Italy Celebrates Unification Anniversary
- By Kevin O'Flynn
- May. 25 2011 00:00
For a country with such a long history, Italy as a nation is remarkably young. This year it commemorates the 150th anniversary of Italy's Unification, or Risorgimento, when a single state began to emerge.
The official birthday was on March 17, 150 years to the day from when Victor Emmanuel II was proclaimed King of Italy. The country had a day with vast celebrations, huge crowds in piazzas and flyovers by jets trailing the sky in the green, white and red of the national flag. Celebrations were particularly vivid in Turin, which was the first Italian capital.
''We are celebrating the best of our nation. Without unity our nation would have been swept away by history. If we are united, we will overcome all the challenges that await us," Italian President Giorgio Napolitano said at the time.
That celebration was only part of the commemoration, and June 2 — Italy's National Day marking the birth of the Italian Republic on June 2, 1946 — will see leaders from all over the world gather in Rome to mark the date.
For those who can not make it to Rome on June 2, there are a vast number of events being held over the course of the year to mark the anniversary. Esperienza Italia is a huge cultural event that will take place in Turin and the surrounding Piedmont region, dedicated to the anniversary.
An enormous program of exhibits, sports events, concerts and much more will take place in two venues: the Officine Grandi Riparazioni, a giant former train repair workshop in the center of Turin, and La Venaria Reale, a baroque complex from the 17th and 18th centuries that once belonged to the Savoy family, a few kilometers outside Turin.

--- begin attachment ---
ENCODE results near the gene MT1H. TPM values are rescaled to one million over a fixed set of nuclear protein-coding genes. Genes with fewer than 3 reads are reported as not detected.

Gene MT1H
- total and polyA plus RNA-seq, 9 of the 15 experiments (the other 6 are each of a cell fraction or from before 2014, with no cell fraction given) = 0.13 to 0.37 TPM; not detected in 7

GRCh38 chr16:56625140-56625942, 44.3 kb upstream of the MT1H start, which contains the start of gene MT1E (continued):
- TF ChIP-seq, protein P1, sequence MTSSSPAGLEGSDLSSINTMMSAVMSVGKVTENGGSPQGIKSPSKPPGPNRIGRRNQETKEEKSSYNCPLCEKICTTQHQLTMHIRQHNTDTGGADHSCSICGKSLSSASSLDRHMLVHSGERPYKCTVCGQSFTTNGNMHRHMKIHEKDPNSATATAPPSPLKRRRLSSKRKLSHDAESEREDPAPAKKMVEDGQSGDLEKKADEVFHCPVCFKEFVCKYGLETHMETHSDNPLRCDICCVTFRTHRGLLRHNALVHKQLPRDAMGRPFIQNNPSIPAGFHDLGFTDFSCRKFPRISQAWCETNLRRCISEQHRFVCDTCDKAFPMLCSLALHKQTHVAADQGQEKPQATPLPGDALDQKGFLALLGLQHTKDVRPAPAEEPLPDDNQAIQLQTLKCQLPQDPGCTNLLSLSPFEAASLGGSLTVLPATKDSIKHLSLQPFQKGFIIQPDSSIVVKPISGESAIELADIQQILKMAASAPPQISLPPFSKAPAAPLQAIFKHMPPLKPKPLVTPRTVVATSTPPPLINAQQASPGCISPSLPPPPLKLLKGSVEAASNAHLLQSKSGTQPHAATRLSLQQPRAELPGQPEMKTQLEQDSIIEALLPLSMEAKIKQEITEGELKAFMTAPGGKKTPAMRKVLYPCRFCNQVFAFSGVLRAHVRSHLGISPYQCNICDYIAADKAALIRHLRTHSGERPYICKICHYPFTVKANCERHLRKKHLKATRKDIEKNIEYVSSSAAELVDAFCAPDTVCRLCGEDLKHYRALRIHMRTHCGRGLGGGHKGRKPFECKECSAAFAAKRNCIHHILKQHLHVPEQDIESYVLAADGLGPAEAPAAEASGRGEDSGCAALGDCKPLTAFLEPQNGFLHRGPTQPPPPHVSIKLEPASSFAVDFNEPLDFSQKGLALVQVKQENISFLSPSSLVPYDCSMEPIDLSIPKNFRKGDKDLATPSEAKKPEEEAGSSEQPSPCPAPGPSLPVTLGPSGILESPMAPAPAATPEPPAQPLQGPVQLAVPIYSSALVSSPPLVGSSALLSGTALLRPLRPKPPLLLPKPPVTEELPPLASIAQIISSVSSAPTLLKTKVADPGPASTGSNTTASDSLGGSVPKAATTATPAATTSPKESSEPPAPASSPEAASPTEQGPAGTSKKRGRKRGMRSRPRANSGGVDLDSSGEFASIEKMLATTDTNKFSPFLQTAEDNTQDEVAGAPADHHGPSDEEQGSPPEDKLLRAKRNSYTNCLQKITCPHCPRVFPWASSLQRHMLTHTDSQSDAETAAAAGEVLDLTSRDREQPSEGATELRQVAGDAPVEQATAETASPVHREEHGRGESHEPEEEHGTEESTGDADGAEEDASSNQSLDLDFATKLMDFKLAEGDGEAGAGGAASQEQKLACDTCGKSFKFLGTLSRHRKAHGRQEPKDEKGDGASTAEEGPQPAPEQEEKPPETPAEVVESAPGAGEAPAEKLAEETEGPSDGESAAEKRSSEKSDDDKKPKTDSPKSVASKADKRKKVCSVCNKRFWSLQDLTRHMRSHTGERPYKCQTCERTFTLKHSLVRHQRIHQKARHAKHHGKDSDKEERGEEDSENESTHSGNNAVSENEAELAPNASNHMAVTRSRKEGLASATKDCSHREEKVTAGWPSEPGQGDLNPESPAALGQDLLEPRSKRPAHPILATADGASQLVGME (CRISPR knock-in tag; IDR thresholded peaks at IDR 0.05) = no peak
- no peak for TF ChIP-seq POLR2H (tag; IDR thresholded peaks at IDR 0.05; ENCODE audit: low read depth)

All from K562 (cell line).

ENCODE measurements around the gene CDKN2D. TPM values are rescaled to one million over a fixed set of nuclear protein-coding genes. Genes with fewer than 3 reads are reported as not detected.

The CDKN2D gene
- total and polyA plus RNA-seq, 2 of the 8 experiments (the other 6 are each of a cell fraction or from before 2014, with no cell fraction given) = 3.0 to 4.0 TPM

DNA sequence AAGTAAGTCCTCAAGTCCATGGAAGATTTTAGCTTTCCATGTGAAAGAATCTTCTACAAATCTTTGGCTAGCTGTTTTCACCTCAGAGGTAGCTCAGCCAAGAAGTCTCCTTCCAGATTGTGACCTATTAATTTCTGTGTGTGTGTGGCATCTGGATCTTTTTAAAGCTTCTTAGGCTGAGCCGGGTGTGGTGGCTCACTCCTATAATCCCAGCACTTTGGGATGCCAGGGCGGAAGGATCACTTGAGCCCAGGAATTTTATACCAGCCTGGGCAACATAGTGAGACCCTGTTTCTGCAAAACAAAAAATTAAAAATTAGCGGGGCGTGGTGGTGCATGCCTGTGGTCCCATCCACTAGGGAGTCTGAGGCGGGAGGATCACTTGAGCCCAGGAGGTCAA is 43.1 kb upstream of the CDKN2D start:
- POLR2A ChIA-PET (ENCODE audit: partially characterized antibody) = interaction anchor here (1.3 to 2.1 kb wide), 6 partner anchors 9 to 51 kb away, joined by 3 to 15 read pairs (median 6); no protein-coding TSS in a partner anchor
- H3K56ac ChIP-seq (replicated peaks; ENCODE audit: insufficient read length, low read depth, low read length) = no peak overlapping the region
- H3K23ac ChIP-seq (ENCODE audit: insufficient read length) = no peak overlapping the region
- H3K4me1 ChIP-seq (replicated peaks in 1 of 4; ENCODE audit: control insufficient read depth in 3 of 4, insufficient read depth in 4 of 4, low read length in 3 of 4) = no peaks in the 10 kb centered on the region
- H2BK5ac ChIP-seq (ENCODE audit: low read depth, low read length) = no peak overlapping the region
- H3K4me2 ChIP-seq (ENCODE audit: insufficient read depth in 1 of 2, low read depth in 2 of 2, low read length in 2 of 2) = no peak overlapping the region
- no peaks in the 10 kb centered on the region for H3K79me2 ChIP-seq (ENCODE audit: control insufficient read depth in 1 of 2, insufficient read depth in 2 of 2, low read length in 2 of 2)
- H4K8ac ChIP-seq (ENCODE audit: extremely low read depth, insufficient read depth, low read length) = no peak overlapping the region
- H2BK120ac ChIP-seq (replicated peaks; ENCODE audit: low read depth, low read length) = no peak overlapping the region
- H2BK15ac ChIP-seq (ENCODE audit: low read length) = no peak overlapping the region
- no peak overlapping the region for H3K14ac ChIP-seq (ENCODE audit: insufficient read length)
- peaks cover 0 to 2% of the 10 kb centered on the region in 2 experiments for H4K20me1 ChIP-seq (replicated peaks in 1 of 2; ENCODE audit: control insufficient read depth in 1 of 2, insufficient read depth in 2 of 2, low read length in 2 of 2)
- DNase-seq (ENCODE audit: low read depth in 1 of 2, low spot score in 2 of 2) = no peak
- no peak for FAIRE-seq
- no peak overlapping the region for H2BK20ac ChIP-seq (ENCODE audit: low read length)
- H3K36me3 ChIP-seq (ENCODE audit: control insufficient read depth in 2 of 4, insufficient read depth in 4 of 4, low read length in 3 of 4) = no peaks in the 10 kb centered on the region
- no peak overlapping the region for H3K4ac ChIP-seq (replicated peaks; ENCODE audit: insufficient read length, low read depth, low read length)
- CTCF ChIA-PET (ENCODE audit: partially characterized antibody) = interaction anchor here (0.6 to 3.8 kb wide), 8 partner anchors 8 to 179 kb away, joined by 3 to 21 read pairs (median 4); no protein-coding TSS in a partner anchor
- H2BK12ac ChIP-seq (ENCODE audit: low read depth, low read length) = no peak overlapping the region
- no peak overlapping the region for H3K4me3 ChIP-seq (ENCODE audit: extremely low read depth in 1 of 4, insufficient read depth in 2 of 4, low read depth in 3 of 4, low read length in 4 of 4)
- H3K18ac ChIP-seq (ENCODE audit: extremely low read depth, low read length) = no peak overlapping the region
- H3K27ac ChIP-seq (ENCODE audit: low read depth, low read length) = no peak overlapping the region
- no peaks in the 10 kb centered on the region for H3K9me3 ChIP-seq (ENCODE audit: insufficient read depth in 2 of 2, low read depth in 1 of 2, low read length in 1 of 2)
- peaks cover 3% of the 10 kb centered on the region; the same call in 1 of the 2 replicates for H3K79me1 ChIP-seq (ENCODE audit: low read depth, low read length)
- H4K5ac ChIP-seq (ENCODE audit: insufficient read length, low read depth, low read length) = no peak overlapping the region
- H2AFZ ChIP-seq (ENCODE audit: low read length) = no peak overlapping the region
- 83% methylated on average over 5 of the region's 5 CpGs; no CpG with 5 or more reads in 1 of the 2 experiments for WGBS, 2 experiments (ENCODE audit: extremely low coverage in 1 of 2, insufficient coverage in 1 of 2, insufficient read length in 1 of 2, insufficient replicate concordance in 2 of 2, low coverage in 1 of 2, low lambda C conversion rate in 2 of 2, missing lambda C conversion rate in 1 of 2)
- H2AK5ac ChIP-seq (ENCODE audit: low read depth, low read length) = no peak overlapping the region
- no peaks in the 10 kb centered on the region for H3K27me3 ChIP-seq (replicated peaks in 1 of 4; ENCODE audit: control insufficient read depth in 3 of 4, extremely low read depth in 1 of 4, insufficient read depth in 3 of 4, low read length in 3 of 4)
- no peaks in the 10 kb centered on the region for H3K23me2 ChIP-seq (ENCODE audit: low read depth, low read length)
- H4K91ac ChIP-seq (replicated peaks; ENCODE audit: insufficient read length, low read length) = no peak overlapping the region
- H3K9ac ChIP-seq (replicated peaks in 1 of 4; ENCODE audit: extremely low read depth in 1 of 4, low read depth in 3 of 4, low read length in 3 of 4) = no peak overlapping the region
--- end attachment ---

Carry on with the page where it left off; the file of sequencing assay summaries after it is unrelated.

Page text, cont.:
Visitors to the former venue can see an exhibit that traces the lives of Italians over the last 150 years looking at what unites and divides a nation and the journey as "people became Italians."
The 150th anniversary of unification has had people talking about the divisions in Italy, too, between political forces and between regions.
"The holiday may help people to overcome their differences," said Professor Vittorio Strada of the University Ca' Foscari in Venice.
An exhibit at the Officine Grandi Riparazioni will look at the innovations that are already here and to come and how this will change Italy.
At La Venaria Reale more than 350 works of art from all over the world are on display in a look at cultural capitals — such as Florence, Genoa and Parma — in the pre-unification era. Just listing a few names — Botticelli, Michelangelo, Raphael, Titian — on the rota of artists on display shows the quality of the exhibit.
For those who can't make it to Rome on June 2, there are a vast number of events being held over the course of the year to mark the occasion.
In the same venue, Italian fashion will come under spotlight with a broad look at fashion since unification. The exhibit is curated by Academy Award-winning costume designer Gabriella Pescucci — she won in 1994 for her work on Martin Scorsese's film "The Age of Innocence" — and Vogue Italia editor Franca Sozzani.
Other exhibits include a look at Leonardo da Vinci, starting in October, that will include his famous self-portrait normally held in the Royal Library of Turin. The Galleria Grande at the Reggia di Venaria will offer monthly royal dinners that will send visitors on a culinary tour of Italy for 60 euros.
The celebrations are not only limited to cultural and diplomatic events. Some of the country's most iconic businesses have also sought to mark the event. Lamborghini, the legendary sports car manufacturer, has released its Gallardo Tricolore with the three colors of the Italian flag running over the top of the car. Pirelli released Superpole tires with an Italian flag on them, dedicated to Italian unification.
Even Italian wine has got in on the event with a bottle that claims to contain all of the wines of Italy. Robert Cipresso, a noted winemaker, created the wine by combining 20 of the most famous grape varieties from all over the country. Naturally the wine will be made in a limited edition of 150 magnums and the creators hope that President Napolitano will accept the wine as a gift to be given out on special occasions.